Ever thought about making your own yogurt, but thought the process was too involved, or that you might need special equipment or supplies? A while back, cookbook legend Marion Cunningham did a piece on quick fruit-based desserts for Food. She included a simple technique for homemade yogurt, no special equipment or starters required:
"One of the best companions to all fruits is yogurt, and homemade yogurt is leagues better than what you buy in the store. Not only is it more wholesome, it is much cheaper than buying ready-made. Flavor your yogurt with fresh fruits and berries, preserves or grated lemon zest.
"You do have to have a yogurt starter, though, and since most of us don't have friends we can get it from, you will probably have to start with commercial yogurt for your first batch. But after that, you're set. Save some of the yogurt from the first batch you make for the starter of your next batch. With each succeeding batch, your yogurt will get better and better."
Made this way, you can have a batch of homemade yogurt in about a day.
Love Greek-style yogurt? Although it has that great tang you find with standard yogurt, what sets Greek yogurt apart is its wonderfully rich texture, which is noticeably thicker than most of the other yogurts you'll find at the market. Greek-style yogurts, like other yogurt products such as labneh and yogurt cheese, are strained of excess liquid (whey) to give them that signature consistency.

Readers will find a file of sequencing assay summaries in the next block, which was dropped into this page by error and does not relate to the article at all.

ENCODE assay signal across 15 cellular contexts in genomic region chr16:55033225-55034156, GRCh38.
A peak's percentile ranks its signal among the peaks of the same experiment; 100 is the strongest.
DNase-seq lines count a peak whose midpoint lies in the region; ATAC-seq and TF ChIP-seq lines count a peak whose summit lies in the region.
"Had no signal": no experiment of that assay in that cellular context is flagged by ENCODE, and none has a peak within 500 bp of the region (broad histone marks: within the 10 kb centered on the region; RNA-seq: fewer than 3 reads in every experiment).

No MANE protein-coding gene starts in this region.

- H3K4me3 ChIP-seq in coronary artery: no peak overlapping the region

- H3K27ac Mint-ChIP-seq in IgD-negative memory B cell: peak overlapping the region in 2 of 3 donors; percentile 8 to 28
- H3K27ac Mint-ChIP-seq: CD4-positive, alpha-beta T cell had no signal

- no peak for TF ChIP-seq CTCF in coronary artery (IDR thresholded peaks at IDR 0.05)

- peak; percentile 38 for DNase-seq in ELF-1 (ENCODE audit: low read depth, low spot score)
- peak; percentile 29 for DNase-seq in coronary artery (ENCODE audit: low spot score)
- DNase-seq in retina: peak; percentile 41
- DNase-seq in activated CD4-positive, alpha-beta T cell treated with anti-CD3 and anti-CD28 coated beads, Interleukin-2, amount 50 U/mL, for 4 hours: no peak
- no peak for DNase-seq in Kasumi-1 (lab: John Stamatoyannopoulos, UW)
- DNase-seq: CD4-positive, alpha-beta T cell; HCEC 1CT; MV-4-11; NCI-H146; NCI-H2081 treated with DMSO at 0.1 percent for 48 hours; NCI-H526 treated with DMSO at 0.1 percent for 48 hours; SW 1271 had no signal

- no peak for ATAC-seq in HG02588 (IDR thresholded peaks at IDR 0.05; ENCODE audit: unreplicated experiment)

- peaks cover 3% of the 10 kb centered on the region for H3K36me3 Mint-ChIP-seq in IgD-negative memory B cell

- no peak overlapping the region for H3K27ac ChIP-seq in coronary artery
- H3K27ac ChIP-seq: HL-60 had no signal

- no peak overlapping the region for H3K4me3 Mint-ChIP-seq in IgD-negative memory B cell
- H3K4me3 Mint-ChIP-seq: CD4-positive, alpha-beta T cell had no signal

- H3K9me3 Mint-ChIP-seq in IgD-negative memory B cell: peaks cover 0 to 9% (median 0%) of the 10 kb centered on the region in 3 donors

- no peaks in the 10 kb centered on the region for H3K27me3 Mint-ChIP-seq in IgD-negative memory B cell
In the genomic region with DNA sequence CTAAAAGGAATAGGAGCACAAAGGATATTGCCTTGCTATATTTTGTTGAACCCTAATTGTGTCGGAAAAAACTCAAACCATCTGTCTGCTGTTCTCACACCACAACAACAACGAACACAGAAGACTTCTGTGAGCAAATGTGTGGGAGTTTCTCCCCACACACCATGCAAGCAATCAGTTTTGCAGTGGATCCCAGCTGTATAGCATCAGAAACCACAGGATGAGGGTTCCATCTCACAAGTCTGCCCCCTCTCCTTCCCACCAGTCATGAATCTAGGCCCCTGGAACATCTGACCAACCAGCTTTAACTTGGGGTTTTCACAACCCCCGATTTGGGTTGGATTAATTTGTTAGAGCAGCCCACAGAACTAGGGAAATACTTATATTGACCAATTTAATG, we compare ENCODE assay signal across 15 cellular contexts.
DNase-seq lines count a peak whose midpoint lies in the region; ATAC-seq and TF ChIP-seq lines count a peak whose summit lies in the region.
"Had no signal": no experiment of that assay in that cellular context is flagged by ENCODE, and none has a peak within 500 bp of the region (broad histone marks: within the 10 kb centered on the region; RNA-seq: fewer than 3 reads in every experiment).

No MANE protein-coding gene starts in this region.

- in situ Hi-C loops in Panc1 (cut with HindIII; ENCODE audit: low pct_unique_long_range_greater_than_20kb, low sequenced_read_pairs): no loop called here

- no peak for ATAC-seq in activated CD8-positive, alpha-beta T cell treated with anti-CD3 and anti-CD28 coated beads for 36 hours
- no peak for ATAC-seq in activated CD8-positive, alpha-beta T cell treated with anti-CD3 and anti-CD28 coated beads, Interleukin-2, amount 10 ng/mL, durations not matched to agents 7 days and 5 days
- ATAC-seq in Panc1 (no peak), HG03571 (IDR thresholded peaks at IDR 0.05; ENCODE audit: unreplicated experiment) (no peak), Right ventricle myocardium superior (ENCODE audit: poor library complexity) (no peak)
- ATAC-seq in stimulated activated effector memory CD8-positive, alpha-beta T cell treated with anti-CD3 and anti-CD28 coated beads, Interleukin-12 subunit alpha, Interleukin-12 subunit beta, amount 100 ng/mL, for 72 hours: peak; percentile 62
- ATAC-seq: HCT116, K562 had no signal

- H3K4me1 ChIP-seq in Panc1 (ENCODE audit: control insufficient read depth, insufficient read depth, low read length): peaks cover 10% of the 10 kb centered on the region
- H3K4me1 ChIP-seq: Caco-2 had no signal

Strained yogurts are easy to make at home. Simply spoon yogurt into a cheesecloth-lined strainer set over a bowl (you can also use a coffee filter or linen dish towel). Set the strainer and bowl in the fridge for a few hours until you get the consistency you want, keeping in mind that you may lose up to half of the volume of yogurt you started with (ever wonder why Greek yogurt is more expensive?). After straining, it's ready to use. Voila.
Check out the video above for a demonstration on homemade yogurt, and continue reading below for the Cunningham's yogurt recipe.
Cooking is fun – at least it should be! No matter how long you've been in the kitchen, there is always something new to learn, whether it's a simple twist on an old technique, or a handy tip to save time and energy. In this series of short videos, I demonstrate a variety of kitchen tips, including how to hold a chef's knife for maximum control and using a spoon to peel fresh ginger. If you have any gadgets, kitchen tips or questions you'd like me to explore, leave a comment below or shoot me an email at firstname.lastname@example.org.
1 quart milk
2 tablespoons plain yogurt
Bring milk just to boil in saucepan over medium heat, about 1 minute. Let cool to 115 degrees.
Gently stir in plain yogurt (the starter) and pour into crockery or glass bowl. Cover snugly with plastic wrap and set in warm spot. (Gas oven with just its pilot light on or electric oven with its interior light burning is ideal. Or put it in warm corner of kitchen draped with a blanket to protect from drafts.)
Let sit until it holds together when bowl is tilted, 5 to 8 hours. Chill 3 hours to allow it to firm even more. (If yogurt sets for too long or if you use too much starter it will be watery.) Yogurt will keep refrigerated about 1 week.
1 quart. Each 1/4-cup serving: 32 calories; 32 mg sodium; 5 mg cholesterol; 1 gram fat; 3 grams carbohydrates; 2 grams protein; 0 fiber.